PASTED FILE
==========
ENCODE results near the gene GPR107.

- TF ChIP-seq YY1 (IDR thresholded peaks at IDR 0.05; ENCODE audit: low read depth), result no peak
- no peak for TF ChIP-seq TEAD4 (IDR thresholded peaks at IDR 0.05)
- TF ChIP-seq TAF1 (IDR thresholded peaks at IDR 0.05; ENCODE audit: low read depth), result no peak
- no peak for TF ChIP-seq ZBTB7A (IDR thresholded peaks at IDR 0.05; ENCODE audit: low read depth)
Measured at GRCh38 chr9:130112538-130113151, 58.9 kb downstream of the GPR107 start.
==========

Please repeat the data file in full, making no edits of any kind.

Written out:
ENCODE results near the gene GPR107.

- TF ChIP-seq YY1 (IDR thresholded peaks at IDR 0.05; ENCODE audit: low read depth), result no peak
- no peak for TF ChIP-seq TEAD4 (IDR thresholded peaks at IDR 0.05)
- TF ChIP-seq TAF1 (IDR thresholded peaks at IDR 0.05; ENCODE audit: low read depth), result no peak
- no peak for TF ChIP-seq ZBTB7A (IDR thresholded peaks at IDR 0.05; ENCODE audit: low read depth)
Measured at GRCh38 chr9:130112538-130113151, 58.9 kb downstream of the GPR107 start.